So what is this team going to look like next season? They lost Deng and Hawes, traded away Jack, and added Brendan Haywood – keep getting them checks, Haywood. LeBron and Kyrie are the only two players on the roster that seem locked in for next season; every other player either has major question marks or has been rumored in trades. (More on that in a bit.)
First time NBA head coach David Blatt takes over the position from Brown. While there will always be growing pains for a first-time head coach in the Association, Blatt is no Jason Kidd or Derek Fisher – he has coached overseas since 1993. He seems to prefer high tempo basketball with motion and Princeton-style sets. His Cavs are going to pass and move the ball – although that became more true the instant Jack was traded as well – and there is James/Wade ball sharing duty potential in James/Irving.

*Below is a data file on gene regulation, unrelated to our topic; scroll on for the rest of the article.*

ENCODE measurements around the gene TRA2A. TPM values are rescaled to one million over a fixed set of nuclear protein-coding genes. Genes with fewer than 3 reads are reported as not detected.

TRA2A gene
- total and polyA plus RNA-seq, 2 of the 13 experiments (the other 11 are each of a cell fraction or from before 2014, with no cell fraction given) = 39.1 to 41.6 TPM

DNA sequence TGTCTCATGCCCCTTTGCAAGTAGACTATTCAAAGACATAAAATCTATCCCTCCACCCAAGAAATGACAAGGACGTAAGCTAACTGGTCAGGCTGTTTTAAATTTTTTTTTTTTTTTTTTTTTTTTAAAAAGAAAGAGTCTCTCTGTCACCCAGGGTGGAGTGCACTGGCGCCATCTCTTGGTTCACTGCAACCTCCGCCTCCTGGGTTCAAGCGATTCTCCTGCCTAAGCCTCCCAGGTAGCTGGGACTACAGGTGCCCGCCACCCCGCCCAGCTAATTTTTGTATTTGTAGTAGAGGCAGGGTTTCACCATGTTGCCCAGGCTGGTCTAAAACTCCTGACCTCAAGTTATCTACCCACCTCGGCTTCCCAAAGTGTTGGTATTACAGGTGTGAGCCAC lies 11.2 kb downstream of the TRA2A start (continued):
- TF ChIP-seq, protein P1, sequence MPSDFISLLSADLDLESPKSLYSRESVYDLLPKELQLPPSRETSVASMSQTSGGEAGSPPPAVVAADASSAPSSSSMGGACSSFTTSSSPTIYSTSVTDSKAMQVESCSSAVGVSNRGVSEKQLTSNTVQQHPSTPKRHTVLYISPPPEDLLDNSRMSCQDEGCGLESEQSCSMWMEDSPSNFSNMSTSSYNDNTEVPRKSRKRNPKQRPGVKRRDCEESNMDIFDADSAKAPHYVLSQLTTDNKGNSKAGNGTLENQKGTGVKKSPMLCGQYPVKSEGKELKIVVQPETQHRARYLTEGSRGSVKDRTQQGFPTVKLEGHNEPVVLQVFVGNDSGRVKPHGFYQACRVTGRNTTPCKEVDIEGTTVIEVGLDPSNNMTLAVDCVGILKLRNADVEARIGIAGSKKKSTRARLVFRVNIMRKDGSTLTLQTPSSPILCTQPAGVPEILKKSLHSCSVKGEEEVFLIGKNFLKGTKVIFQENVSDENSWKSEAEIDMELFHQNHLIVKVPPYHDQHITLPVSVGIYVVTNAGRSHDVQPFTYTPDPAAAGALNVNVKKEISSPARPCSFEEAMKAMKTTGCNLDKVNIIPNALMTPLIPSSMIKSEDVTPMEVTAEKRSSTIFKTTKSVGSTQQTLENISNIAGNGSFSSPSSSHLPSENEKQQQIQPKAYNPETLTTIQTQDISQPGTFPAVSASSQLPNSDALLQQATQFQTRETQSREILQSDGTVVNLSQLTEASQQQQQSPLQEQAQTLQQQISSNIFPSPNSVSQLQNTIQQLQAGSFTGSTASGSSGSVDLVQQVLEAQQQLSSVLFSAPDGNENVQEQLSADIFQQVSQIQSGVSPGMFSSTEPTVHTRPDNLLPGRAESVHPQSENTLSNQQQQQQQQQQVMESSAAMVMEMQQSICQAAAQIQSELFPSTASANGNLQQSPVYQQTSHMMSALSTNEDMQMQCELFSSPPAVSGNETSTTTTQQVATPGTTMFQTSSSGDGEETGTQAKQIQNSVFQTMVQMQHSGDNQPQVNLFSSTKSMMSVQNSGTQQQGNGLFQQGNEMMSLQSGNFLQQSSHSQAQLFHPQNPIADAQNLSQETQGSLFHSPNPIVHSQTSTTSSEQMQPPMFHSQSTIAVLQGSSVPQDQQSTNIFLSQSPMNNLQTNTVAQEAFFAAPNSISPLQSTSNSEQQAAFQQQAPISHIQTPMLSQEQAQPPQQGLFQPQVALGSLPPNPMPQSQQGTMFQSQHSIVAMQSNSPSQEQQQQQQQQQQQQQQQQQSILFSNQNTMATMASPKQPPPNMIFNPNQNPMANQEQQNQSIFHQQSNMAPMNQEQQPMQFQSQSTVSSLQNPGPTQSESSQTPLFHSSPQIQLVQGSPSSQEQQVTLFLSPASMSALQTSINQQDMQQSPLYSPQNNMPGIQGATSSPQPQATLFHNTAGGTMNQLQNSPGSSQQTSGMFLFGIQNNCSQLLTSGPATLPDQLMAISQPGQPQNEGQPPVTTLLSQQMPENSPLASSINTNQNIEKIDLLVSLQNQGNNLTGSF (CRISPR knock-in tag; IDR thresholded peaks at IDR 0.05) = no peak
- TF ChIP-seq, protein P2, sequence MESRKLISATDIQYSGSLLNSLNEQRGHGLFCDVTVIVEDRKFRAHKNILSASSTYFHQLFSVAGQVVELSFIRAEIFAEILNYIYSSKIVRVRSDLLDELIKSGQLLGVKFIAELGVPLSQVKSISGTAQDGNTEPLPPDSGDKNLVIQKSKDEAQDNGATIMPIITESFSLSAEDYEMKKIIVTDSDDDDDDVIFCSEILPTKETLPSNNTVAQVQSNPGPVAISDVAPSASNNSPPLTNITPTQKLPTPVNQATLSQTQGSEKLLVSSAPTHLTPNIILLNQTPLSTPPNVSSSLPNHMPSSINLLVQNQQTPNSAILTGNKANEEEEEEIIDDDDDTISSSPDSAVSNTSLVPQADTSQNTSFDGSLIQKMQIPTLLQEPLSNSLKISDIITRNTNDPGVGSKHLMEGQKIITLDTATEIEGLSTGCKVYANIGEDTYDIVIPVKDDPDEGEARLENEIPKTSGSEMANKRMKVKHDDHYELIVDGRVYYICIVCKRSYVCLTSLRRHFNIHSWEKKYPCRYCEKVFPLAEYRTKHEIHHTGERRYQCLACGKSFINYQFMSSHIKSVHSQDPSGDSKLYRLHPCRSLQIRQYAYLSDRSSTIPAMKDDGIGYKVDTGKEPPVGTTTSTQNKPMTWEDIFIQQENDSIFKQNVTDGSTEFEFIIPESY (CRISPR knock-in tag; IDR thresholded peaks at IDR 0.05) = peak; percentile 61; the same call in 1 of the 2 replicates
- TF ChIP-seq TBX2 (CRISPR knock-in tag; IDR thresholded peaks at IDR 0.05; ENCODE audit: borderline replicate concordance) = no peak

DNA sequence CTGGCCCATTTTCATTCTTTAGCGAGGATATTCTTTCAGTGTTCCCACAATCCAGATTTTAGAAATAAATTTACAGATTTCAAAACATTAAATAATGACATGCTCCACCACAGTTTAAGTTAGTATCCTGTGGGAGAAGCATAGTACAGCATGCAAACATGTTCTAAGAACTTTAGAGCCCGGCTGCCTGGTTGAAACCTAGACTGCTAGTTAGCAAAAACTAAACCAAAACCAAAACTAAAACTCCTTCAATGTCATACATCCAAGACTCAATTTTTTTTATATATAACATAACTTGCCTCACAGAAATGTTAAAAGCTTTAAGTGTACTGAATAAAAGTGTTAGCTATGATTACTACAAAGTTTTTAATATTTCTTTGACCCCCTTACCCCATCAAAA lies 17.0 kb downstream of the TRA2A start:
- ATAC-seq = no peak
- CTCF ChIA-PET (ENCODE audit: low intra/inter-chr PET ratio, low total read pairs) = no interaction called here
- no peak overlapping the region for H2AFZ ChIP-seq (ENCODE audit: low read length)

But as James alluded to in his brilliant letter: this is not a quick fix. Major questions remain on the front line, where Varejao is the only big man perform at a medium-to-high level, and he is guaranteed to miss double-digit games each season. Cleveland is without any rim protection, and forward Tristan Thompson is a fraction of the player, at 23, that Chris Bosh has been the last four years for Miami. Thompson is unreliable on jump shots at or beyond 18 feet, and while he has pulled in more than nine rebounds per game each of the last two seasons, he is due a pricey new contract next summer – one that Cleveland should think long and hard about before giving to him.